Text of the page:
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Sheriff Chody, Sen. Whitmire call for Texas Rangers to take over Javier Ambler investigation

The Texas senator is also asking that Texas ban film crews from riding with law enforcement for commercial TV shows.

AUSTIN, Texas — On Friday evening, the current longest-serving member of the Texas Senate asked the Texas Rangers to take over the investigation regarding the death of Javier Ambler

Ambler died in March 2019 after being tased by a Williamson County deputy. The incident started when traffic a stop was initiated after he failed to dim his headlights to oncoming traffic, officials say Ambler refused to pull over and he led them on a 22-minute chase that resulted in him crashing his car. When he exits the vehicle, an Austin police officer's bodycam footage shows Ambler stating that he can't breathe and that he has a heart condition before he is tased and later loses consciousness. Ambler did not survive.

Sen. John Whitmire, chair of the Senate Criminal Justice Committee, also said Texas should ban film crews from riding with law enforcement officers for commercial TV shows. This comes after A&E, the network that airs "Live PD," announced earlier this week that the show has been canceled.

Sen. Whitmire added that he is most troubled the video recorded by "Live PD" crews was destroyed. In a letter to Austin Police Chief Brian Manley and Travis County DA Margaret Moore, Whitmire said he is concerned about the potential for perjury it creates in these types of cases.

The Travis County District Attorney's Office is currently investigating the case.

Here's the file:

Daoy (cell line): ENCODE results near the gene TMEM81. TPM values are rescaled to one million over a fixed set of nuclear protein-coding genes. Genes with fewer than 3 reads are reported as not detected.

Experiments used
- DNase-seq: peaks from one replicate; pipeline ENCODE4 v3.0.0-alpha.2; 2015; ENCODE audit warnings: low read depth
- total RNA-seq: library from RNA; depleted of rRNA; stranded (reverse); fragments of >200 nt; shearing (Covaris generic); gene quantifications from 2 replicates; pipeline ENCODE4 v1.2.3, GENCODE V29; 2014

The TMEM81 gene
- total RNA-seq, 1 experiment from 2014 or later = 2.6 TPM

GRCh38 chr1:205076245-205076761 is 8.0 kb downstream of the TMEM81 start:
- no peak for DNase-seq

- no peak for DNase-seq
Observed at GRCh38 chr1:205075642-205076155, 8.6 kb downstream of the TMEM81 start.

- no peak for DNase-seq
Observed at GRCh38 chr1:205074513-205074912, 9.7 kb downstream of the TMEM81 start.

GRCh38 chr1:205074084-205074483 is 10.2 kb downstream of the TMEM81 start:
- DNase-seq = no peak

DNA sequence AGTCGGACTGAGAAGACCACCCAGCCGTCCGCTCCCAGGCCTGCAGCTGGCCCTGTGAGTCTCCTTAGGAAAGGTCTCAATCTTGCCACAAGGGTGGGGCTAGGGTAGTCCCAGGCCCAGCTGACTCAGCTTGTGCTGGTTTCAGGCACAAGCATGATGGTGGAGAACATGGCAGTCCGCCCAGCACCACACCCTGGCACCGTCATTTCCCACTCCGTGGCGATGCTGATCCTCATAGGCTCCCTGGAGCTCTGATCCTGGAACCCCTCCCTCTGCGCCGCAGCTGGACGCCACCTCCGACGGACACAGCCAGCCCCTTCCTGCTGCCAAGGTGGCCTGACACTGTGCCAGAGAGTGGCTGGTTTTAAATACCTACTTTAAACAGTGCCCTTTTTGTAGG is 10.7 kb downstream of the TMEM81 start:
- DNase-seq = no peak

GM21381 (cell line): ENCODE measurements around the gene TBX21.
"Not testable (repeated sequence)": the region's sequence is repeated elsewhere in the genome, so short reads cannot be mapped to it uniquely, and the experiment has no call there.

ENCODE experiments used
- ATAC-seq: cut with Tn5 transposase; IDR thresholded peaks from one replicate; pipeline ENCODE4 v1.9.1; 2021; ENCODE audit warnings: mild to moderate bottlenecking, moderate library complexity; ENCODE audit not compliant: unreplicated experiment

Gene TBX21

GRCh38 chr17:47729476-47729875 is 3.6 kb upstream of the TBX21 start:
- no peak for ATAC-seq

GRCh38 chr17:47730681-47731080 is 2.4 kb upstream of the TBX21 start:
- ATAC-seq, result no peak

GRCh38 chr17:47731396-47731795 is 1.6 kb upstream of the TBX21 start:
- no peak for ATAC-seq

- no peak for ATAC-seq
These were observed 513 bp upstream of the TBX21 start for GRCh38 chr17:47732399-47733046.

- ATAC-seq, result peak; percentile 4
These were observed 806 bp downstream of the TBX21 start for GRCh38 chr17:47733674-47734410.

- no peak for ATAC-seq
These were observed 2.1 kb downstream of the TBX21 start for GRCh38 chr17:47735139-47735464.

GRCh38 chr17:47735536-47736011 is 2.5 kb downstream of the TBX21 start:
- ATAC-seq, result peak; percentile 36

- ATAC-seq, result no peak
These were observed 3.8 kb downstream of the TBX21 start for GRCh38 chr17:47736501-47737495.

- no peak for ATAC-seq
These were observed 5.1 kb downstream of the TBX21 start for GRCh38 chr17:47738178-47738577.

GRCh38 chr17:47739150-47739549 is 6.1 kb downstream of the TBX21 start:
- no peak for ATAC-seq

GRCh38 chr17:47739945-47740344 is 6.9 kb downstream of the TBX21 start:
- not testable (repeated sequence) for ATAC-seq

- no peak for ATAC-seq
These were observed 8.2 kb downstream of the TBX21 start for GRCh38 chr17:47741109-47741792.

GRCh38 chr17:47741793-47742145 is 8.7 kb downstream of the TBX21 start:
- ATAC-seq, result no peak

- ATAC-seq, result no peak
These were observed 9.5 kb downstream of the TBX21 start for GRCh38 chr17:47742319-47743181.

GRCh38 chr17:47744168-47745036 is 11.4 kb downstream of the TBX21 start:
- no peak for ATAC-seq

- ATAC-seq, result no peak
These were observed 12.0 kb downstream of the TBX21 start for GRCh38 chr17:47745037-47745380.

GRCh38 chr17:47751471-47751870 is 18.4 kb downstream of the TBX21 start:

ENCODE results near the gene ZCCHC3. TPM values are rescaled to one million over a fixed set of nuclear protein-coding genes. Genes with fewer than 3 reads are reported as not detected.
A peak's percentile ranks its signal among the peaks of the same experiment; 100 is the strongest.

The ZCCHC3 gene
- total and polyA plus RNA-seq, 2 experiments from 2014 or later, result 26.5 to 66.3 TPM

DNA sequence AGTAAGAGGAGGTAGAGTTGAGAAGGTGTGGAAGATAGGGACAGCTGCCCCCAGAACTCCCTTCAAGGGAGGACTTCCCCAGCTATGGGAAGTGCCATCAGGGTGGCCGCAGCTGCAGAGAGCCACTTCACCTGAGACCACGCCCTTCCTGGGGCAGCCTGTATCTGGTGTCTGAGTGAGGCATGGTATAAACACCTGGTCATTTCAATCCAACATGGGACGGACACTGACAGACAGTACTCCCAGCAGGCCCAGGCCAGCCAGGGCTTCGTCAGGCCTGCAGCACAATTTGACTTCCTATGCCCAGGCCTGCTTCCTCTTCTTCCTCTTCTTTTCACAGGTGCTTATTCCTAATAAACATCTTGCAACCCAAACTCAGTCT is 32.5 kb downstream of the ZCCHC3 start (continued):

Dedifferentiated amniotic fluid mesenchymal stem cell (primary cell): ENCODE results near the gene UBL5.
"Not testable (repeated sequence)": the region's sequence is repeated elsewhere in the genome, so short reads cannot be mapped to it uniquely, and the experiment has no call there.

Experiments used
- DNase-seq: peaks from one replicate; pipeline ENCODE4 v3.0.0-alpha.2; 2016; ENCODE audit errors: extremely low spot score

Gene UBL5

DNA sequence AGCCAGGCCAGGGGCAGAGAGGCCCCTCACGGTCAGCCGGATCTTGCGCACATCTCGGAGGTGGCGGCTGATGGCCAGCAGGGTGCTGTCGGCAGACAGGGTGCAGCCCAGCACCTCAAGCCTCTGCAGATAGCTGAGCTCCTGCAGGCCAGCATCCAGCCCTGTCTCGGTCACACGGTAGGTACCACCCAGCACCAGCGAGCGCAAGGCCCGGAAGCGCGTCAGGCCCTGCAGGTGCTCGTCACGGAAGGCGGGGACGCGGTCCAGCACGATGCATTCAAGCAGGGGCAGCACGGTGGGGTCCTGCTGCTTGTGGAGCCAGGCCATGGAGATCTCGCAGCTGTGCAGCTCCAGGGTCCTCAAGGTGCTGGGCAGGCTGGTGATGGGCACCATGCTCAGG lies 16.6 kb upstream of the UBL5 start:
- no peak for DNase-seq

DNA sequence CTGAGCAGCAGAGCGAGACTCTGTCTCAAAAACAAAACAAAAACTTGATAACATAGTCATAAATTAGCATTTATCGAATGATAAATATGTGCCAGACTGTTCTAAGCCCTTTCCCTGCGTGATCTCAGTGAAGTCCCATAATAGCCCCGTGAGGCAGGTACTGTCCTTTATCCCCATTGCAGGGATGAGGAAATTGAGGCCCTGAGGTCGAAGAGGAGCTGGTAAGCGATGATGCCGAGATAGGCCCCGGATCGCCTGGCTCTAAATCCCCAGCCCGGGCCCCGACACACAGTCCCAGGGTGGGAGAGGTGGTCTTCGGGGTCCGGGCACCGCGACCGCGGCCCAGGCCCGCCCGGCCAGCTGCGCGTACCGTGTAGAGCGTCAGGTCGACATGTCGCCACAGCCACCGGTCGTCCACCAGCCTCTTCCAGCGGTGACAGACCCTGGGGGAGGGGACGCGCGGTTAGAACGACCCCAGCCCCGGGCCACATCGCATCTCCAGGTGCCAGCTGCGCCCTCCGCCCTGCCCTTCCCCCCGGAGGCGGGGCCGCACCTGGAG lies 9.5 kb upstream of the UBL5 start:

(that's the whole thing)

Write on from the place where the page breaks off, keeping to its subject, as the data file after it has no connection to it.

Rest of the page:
On Monday, June 15, Williamson County Sheriff Robert Chody echoed the senator's request. He tweeted the following statement:

"Today, I call on DA Moore to bring in the Texas Rangers to assist in the Ambler investigation. Moore has had 16 months to move this case forward. It is time for the DA's office to admit that it needs additional help.

The Williamson County's Sheriff Department has cooperated with the investigation from the beginning. We are ready to cooperate with the Rangers as well. It is past time for this matter to be addressed."

The Williamson County Sheriff's Department issued this statement on June 15:

"While we cannot comment on Mr. Ambler's incident due to the ongoing criminal investigation by the Travis County District Attorney, we can offer a brief timeline outlining the cooperation provided by our office to the Austin Police Department in the course of its inquiry. We began cooperating with APD investigators on the day of the incident itself (March 28, 2019). We responded to numerous requests over the first few days of the investigation, and by mid April of 2019, APD took possession of all video related to the incident (e.g., body camera footage and car footage). In July and August, APD sent a few follow up requests. The last time we had any contact with APD investigators on this incident was a Williamson County initiated contact in October of 2019. At no point in this process did the Travis County D.A. reach out to our department directly. We have not commented publicly on this case because we are not the investigating authority. As a department, we remain ready to cooperate with the investigation in any way."

Moore released the following statement on June 15:

"The Javier Ambler case will be presented to a Travis County grand jury as soon as one can be impaneled due to COVID-19.

I am fully committed to seeking justice and answering all questions for Mr. Ambler's family.

I think the common misconception is that these cases are easy to resolve and should be immediately presented to a grand jury. While I agree that the public is entitled to swift action and transparency to ensure justice for all sides, we have to make sure there is a thorough investigation into the facts of each case we receive. Sometimes this involves subpoenaing lab reports, phone records, ballistic reports, medical records, and other documents that are crucial to the case. It takes time to get these items from outside sources. To ensure the process is fair, we have to be able to anticipate the kinds of information the grand juries will want to know before we take a case before them. This is the same process that takes place in all felony cases."


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